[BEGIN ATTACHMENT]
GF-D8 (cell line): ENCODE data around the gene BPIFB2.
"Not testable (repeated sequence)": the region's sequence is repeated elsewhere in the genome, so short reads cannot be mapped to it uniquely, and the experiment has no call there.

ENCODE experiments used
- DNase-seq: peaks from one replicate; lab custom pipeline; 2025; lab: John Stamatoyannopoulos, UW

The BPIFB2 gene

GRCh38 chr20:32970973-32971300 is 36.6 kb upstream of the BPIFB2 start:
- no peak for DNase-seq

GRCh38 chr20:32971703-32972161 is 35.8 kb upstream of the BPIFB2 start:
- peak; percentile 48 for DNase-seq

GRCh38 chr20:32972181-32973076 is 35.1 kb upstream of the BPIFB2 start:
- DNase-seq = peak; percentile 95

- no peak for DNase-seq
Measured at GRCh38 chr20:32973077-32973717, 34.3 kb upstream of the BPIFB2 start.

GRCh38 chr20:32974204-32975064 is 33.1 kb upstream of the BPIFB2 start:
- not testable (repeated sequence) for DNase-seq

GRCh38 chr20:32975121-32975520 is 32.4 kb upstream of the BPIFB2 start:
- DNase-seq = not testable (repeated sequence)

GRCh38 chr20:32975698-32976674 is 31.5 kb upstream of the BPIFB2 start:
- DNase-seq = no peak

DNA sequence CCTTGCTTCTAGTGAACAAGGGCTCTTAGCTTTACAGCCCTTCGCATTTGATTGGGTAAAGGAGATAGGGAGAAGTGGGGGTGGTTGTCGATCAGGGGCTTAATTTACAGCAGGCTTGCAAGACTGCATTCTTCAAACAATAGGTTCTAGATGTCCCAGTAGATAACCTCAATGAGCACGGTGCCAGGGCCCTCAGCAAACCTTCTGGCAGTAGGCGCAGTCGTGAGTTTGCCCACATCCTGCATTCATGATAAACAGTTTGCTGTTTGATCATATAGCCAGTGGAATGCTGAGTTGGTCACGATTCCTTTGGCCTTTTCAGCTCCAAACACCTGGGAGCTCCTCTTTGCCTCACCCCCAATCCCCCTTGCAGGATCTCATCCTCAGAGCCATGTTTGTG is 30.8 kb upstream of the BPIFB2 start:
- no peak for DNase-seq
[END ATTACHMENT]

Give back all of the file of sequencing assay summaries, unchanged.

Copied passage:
GF-D8 (cell line): ENCODE data around the gene BPIFB2.
"Not testable (repeated sequence)": the region's sequence is repeated elsewhere in the genome, so short reads cannot be mapped to it uniquely, and the experiment has no call there.

ENCODE experiments used
- DNase-seq: peaks from one replicate; lab custom pipeline; 2025; lab: John Stamatoyannopoulos, UW

The BPIFB2 gene

GRCh38 chr20:32970973-32971300 is 36.6 kb upstream of the BPIFB2 start:
- no peak for DNase-seq

GRCh38 chr20:32971703-32972161 is 35.8 kb upstream of the BPIFB2 start:
- peak; percentile 48 for DNase-seq

GRCh38 chr20:32972181-32973076 is 35.1 kb upstream of the BPIFB2 start:
- DNase-seq = peak; percentile 95

- no peak for DNase-seq
Measured at GRCh38 chr20:32973077-32973717, 34.3 kb upstream of the BPIFB2 start.

GRCh38 chr20:32974204-32975064 is 33.1 kb upstream of the BPIFB2 start:
- not testable (repeated sequence) for DNase-seq

GRCh38 chr20:32975121-32975520 is 32.4 kb upstream of the BPIFB2 start:
- DNase-seq = not testable (repeated sequence)

GRCh38 chr20:32975698-32976674 is 31.5 kb upstream of the BPIFB2 start:
- DNase-seq = no peak

DNA sequence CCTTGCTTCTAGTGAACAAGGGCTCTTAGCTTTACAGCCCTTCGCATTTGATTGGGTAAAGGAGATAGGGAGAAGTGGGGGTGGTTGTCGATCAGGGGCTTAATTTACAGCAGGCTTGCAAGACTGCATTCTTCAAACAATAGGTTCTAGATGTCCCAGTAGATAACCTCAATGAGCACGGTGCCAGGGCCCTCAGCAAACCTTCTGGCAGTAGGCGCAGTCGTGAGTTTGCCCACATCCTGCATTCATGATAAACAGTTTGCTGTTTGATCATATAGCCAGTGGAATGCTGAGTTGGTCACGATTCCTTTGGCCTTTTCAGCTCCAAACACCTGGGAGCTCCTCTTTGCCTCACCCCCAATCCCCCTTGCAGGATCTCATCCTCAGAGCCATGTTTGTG is 30.8 kb upstream of the BPIFB2 start:
- no peak for DNase-seq